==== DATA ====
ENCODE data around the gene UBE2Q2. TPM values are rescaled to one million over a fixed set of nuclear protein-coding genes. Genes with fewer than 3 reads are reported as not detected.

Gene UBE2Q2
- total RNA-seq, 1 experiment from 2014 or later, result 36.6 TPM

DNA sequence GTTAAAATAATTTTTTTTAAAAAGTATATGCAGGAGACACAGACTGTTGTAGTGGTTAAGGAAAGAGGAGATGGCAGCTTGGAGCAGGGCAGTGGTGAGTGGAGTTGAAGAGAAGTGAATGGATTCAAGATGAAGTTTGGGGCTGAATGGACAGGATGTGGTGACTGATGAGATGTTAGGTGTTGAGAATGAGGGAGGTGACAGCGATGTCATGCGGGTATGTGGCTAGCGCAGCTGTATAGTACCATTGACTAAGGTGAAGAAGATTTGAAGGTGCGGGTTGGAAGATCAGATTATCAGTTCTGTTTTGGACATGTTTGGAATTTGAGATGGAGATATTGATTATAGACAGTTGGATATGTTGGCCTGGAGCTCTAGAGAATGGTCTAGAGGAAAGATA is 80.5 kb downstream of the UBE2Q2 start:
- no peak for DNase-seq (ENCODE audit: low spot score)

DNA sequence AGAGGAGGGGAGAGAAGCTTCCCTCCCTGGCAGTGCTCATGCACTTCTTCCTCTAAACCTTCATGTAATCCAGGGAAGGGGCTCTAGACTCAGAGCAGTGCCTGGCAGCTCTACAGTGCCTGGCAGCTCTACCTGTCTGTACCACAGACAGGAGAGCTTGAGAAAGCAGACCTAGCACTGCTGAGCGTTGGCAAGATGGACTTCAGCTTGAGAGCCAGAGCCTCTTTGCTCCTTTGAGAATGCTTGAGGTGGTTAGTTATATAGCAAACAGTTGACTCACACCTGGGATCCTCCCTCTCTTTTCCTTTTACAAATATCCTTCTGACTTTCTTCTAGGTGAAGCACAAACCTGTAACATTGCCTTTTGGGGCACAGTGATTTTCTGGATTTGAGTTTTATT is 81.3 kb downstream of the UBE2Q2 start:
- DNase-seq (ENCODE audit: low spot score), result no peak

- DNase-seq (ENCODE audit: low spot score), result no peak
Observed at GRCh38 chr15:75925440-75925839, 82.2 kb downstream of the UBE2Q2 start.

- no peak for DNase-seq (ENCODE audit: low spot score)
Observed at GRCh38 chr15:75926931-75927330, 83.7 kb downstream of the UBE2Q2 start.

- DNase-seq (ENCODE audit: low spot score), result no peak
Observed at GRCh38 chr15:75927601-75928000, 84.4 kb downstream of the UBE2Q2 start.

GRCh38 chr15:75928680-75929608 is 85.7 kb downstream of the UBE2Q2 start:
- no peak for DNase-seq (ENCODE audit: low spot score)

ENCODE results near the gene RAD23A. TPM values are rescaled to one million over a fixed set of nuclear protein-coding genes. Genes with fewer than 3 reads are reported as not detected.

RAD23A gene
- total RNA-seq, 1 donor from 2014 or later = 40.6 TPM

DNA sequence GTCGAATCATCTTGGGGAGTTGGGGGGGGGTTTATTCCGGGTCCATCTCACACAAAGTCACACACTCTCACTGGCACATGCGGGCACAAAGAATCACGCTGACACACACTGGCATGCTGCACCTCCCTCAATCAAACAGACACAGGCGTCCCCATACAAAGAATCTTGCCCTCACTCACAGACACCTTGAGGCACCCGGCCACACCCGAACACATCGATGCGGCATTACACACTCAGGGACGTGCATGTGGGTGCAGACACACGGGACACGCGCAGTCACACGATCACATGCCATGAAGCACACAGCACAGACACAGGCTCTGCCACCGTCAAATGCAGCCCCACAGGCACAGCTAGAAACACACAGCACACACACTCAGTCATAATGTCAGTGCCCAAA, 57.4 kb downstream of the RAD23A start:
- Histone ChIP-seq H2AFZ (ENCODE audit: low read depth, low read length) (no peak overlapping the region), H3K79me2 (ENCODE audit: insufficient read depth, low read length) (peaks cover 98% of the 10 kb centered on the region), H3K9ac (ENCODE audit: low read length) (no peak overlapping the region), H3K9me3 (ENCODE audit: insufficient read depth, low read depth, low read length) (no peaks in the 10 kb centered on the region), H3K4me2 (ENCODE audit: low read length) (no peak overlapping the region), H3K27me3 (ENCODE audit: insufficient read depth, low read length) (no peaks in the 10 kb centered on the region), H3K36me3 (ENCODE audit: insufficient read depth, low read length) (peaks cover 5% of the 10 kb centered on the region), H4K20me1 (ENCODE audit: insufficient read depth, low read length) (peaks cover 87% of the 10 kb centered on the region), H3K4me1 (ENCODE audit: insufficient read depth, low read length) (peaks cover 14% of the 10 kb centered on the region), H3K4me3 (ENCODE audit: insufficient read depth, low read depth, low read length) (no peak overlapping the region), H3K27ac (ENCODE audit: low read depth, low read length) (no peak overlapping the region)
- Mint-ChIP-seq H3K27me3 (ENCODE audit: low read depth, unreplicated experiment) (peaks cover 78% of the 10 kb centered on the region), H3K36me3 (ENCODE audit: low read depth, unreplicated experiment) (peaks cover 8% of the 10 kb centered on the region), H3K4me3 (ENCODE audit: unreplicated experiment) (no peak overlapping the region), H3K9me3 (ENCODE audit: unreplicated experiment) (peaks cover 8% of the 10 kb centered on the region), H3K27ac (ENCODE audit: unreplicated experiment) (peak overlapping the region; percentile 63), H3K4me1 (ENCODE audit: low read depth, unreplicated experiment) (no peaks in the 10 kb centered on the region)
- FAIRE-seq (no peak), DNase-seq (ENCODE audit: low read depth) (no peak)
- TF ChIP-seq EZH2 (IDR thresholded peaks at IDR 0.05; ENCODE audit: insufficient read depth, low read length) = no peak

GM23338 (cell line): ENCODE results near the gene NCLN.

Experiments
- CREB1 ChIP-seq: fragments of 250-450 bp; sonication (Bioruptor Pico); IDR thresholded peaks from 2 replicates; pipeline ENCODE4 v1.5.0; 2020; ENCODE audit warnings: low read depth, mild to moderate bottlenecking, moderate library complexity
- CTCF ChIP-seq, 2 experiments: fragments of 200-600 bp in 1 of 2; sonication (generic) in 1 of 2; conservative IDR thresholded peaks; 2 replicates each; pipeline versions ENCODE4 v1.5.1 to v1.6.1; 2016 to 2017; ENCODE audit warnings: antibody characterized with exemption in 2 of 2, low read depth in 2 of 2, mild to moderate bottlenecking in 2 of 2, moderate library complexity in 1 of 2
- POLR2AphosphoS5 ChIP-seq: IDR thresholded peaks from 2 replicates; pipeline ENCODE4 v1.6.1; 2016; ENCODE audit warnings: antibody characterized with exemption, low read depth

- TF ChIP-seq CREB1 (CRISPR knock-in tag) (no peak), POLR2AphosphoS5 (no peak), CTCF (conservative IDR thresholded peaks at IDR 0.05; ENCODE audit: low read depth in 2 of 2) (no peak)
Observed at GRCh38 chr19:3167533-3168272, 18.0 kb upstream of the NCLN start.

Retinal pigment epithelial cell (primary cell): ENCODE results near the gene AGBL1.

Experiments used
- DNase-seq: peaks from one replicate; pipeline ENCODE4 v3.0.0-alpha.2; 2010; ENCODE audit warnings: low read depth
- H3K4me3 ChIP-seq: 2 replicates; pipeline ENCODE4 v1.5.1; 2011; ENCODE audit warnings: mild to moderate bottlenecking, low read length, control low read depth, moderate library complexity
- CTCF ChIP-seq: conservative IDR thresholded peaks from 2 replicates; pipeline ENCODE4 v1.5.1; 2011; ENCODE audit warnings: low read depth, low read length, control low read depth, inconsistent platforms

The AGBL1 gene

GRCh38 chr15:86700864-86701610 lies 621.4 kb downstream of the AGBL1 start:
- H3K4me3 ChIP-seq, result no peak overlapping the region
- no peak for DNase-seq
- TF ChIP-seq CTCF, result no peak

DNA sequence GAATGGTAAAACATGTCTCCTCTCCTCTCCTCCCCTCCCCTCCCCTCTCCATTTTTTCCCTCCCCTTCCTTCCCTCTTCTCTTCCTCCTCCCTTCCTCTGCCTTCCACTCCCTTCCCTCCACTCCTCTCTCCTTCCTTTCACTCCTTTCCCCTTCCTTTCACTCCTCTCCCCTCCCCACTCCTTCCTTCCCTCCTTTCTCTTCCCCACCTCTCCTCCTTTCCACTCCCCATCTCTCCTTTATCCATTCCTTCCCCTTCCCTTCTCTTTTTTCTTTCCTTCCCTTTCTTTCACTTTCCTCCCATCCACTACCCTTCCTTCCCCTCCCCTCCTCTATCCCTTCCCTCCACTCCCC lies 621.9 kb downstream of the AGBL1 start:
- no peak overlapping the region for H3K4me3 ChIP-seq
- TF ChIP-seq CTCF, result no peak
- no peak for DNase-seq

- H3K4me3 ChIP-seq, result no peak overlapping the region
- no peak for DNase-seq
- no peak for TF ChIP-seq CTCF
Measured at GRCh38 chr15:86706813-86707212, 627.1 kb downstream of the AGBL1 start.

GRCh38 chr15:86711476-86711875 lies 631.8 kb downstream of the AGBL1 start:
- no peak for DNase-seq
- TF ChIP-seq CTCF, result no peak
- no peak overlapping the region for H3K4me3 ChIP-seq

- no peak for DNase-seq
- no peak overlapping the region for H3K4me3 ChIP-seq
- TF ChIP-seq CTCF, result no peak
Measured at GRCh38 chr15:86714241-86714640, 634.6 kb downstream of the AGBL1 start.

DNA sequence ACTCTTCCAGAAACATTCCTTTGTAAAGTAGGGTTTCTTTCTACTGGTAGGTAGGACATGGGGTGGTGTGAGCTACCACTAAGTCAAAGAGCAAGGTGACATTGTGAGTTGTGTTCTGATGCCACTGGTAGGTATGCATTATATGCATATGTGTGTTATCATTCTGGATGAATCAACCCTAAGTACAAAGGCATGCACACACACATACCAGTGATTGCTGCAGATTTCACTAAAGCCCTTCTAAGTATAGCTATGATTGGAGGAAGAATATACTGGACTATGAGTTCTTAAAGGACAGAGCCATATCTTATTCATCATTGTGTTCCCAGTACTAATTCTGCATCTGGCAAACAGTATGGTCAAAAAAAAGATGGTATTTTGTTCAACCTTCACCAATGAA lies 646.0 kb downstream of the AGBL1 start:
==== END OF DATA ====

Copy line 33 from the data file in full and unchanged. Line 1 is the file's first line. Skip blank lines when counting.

- DNase-seq: peaks from one replicate; pipeline ENCODE4 v3.0.0-alpha.2; 2010; ENCODE audit warnings: low read depth